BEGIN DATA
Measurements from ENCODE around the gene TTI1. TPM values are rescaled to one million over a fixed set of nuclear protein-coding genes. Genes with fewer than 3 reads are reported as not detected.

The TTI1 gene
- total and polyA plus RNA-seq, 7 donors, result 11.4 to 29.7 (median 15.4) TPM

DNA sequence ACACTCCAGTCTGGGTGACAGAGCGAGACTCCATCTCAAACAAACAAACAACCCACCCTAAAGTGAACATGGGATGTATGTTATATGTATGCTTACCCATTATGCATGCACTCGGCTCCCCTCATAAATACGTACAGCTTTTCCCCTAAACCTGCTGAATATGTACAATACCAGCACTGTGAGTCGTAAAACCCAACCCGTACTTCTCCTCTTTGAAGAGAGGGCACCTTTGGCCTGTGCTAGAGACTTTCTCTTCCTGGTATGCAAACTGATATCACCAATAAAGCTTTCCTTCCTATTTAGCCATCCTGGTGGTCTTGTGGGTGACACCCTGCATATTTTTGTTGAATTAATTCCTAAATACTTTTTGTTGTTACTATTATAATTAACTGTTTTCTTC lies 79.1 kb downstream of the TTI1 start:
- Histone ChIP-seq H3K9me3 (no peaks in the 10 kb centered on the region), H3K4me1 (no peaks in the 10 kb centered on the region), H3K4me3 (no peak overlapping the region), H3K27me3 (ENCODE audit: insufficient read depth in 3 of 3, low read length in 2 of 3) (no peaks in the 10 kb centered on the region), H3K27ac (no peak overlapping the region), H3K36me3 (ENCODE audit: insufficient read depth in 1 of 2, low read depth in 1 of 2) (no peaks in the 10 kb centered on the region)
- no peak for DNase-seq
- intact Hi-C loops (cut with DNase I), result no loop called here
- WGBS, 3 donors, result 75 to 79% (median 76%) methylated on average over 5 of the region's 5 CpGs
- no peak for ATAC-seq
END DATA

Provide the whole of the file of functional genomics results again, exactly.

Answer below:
Measurements from ENCODE around the gene TTI1. TPM values are rescaled to one million over a fixed set of nuclear protein-coding genes. Genes with fewer than 3 reads are reported as not detected.

The TTI1 gene
- total and polyA plus RNA-seq, 7 donors, result 11.4 to 29.7 (median 15.4) TPM

DNA sequence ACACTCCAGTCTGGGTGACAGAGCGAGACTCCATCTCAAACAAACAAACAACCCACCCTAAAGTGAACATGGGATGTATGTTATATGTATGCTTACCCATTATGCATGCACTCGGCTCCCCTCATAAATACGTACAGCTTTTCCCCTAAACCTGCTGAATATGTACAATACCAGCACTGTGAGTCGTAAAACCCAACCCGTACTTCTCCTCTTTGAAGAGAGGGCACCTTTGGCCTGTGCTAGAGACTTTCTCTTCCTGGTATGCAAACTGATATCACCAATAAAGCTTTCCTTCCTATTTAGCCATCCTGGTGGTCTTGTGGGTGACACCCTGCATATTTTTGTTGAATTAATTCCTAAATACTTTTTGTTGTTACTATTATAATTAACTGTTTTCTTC lies 79.1 kb downstream of the TTI1 start:
- Histone ChIP-seq H3K9me3 (no peaks in the 10 kb centered on the region), H3K4me1 (no peaks in the 10 kb centered on the region), H3K4me3 (no peak overlapping the region), H3K27me3 (ENCODE audit: insufficient read depth in 3 of 3, low read length in 2 of 3) (no peaks in the 10 kb centered on the region), H3K27ac (no peak overlapping the region), H3K36me3 (ENCODE audit: insufficient read depth in 1 of 2, low read depth in 1 of 2) (no peaks in the 10 kb centered on the region)
- no peak for DNase-seq
- intact Hi-C loops (cut with DNase I), result no loop called here
- WGBS, 3 donors, result 75 to 79% (median 76%) methylated on average over 5 of the region's 5 CpGs
- no peak for ATAC-seq